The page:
2015 Press Releases

National Archives Presents 9th Annual Guggenheim Center Tribute September 15
Press Release · Wednesday, August 19, 2015

Washington, DC

Screening and discussion will focus on the past, present, and future of the St. Louis Arch using the 1967 Academy Award®–nominated film “Monument to the Dream”

On Tuesday, September 15, at 7 p.m., The Guggenheim Center for Documentary Film at the National Archives will present a special program and screening of the late Charles Guggenheim’s 1967 Academy Award®–nominated film, “Monument to the Dream,” the story of construction of the St. Louis Gateway Arch in St. Louis, MO, America's tallest national monument. The Honorable James W. Symington, former U.S. Congressman (D-MO), will make opening remarks, and a panel discussion will follow the screening. This event is supported by the National Archives Foundation with funding from an anonymous donor, the William G. McGowan Fund, and donors to the Guggenheim Center for Documentary Film at the National Archives.

This event, the annual Guggenheim Center Tribute Program, is free and open to the public and will be held in the William G. McGowan Theater of the National Archives Museum in Washington, D.C. While all public programs at the National Archives are free, reservations are recommended; seating is on a first-come, first-served basis. The doors to the building will open 45 minutes prior to the start of the program. Attendees should use the Special Events entrance at Constitution Avenue and 7 th Street, NW.

Following the screening, Mary Delach Leonard, reporter for St. Louis Public Radio, will moderate a panel including Dr. Tracy Campbell, author of The Gateway Arch: A Biography and Maggie Hales, Executive Director of the St. Louis CityArchRiver 2015 Foundation. The panel will discuss the story of the Arch: from early design concepts, the approved, iconic design by master Finnish-American architect Eero Saarinen, the epic construction, the National Park Service site creation, and the current plans to redevelop the cityscape along the banks of the Mississippi River.

Monument to the Dream (28 minutes) chronicles the construction of the St. Louis Gateway Arch from conception to its completion on October 28, 1965. The film was recently restored by the National Park Service and Guggenheim Productions, Inc. using 2k digital technology and remixed in stereo 5.1 surround sound. As it celebrates its 50th anniversary, the Arch stands today as the tallest national monument in the Western Hemisphere and one of the 20th Century’s greatest civil engineering achievements.

To verify the date and times of the programs, the public should call the Public Programs Line at: (202) 357-5000, or view the Calendar of Events online. The National Archives is fully accessible. To contact the National Archives, please call 202-357-5000 or 1-86-NARA-NARA (TDD) 301-837-0482. National Archives Museum Exhibit Hours are 10 a.m.—5:30 p.m.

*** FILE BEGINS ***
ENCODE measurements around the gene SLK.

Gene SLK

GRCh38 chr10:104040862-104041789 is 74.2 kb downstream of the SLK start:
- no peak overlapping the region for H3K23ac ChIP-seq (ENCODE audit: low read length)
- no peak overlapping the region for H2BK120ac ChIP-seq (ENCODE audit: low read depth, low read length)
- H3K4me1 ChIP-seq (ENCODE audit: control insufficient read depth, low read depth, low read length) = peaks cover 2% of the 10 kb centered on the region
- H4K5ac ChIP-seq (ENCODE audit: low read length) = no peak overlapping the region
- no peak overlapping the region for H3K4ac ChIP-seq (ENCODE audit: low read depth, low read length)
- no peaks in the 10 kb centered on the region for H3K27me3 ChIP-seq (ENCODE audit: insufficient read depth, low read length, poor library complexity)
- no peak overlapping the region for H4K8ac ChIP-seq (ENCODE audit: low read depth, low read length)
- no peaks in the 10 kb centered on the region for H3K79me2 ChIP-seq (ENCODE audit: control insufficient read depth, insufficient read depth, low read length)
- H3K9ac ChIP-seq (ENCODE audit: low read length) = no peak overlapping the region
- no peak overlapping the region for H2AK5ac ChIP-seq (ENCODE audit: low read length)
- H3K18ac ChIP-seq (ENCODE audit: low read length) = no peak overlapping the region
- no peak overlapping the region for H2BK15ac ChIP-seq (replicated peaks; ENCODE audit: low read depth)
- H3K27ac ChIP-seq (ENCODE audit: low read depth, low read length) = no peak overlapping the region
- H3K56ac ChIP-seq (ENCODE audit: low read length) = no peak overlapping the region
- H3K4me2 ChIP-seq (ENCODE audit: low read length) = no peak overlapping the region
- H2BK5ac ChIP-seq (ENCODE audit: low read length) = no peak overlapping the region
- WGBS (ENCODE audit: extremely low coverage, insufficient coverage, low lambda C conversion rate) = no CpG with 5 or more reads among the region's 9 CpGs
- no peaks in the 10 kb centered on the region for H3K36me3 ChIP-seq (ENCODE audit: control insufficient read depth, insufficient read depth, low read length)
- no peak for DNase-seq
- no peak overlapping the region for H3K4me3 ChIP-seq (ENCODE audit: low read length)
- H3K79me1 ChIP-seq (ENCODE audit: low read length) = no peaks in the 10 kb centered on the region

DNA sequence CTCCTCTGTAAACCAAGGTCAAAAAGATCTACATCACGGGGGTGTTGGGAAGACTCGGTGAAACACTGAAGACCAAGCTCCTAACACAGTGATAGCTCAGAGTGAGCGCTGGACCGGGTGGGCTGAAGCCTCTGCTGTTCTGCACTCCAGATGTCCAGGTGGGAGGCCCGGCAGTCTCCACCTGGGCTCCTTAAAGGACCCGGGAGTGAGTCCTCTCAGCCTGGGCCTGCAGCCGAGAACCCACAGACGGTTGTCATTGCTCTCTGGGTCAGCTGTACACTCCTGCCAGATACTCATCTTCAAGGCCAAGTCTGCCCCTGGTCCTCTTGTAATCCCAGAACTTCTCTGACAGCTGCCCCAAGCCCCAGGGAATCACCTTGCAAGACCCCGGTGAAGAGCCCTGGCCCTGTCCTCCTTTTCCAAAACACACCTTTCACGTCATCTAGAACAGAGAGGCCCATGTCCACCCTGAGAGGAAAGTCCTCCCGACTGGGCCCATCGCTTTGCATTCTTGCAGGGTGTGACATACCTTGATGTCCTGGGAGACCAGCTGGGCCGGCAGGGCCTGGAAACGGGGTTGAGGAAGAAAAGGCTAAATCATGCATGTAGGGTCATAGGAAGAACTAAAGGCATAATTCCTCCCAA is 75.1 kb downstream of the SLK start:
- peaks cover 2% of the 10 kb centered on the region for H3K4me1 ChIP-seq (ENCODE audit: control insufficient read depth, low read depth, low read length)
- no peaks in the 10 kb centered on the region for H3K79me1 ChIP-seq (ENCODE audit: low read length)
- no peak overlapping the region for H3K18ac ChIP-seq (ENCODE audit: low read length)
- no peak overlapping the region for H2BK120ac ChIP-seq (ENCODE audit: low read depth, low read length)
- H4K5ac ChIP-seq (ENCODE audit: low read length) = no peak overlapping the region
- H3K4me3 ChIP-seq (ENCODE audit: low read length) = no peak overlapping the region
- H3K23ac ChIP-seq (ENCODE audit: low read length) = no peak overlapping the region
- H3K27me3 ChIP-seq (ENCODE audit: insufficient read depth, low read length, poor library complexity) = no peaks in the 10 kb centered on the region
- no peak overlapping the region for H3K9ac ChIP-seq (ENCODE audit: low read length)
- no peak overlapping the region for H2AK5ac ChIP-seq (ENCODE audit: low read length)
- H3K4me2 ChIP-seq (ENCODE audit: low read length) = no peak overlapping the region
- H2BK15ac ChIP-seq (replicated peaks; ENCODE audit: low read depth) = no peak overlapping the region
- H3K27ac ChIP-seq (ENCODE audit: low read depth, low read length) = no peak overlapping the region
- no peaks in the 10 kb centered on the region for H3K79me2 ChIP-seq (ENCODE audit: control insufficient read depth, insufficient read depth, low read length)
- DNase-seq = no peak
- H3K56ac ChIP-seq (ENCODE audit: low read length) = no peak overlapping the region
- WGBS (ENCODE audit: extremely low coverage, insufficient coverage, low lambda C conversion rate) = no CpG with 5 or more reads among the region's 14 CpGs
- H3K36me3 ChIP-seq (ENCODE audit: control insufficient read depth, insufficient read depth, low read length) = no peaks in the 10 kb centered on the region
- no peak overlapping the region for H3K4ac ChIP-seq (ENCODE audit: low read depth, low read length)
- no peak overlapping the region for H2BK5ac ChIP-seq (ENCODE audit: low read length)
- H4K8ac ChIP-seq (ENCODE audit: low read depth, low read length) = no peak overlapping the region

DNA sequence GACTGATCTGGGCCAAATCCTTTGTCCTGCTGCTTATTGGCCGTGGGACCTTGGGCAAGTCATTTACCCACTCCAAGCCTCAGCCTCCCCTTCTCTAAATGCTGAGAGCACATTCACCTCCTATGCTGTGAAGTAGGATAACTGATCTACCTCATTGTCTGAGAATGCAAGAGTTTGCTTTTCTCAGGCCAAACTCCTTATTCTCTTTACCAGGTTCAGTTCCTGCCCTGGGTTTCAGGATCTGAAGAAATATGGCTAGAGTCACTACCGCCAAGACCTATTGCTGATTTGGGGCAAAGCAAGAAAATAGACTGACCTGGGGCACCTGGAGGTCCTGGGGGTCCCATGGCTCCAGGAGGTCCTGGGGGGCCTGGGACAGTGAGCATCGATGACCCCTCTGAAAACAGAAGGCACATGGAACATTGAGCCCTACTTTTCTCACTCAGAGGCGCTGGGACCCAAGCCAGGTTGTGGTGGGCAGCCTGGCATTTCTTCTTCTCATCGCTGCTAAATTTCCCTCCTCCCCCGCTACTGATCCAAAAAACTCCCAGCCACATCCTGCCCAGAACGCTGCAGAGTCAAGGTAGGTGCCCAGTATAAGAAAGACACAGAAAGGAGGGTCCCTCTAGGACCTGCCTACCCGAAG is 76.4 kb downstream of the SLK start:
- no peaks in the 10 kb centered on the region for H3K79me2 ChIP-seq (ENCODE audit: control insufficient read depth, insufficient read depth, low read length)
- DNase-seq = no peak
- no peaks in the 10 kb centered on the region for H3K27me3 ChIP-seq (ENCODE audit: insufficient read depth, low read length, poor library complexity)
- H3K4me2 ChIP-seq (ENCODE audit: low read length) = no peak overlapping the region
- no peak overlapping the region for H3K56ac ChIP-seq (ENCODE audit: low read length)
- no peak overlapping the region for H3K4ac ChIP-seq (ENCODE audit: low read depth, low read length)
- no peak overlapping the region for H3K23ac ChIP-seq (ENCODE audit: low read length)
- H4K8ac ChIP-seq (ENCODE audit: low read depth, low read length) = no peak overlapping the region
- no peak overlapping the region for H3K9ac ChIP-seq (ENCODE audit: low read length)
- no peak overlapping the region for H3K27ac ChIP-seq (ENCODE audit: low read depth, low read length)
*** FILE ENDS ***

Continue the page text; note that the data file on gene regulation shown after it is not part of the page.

The Guggenheim Center for Documentary Film at the National Archives was established in 2004 in honor of the four-time Oscar®- winner and past president of the Foundation for the National Archives. The Center’s mission is to advance public understanding of the process, challenges, and social impact of documentary filmmaking and to promote the education of young people and professionals. The Center is both a living legacy of an internationally acclaimed producer and director and an extension of America's premier resource for documentary film research.

The National Archives and Records Administration is an independent Federal agency that preserves and shares with the public records that trace the story of our nation, government, and the American people. From the Declaration of Independence to accounts of ordinary Americans, the holdings of the National Archives directly touch the lives of millions of people. The National Archives carries out its mission through a nationwide network of archives, records centers, and Presidential Libraries, and online at www.archives.gov.

The National Archives Foundation is an independent nonprofit that increases public awareness of the National Archives, inspires a deeper appreciation of our country’s heritage, and encourages citizen engagement in our democracy. The Foundation generates financial and creative support for National Archives exhibitions, public programs, and educational initiatives, introducing America’s records to people around the U.S. and the world. Online a www.archivesfoundation.org

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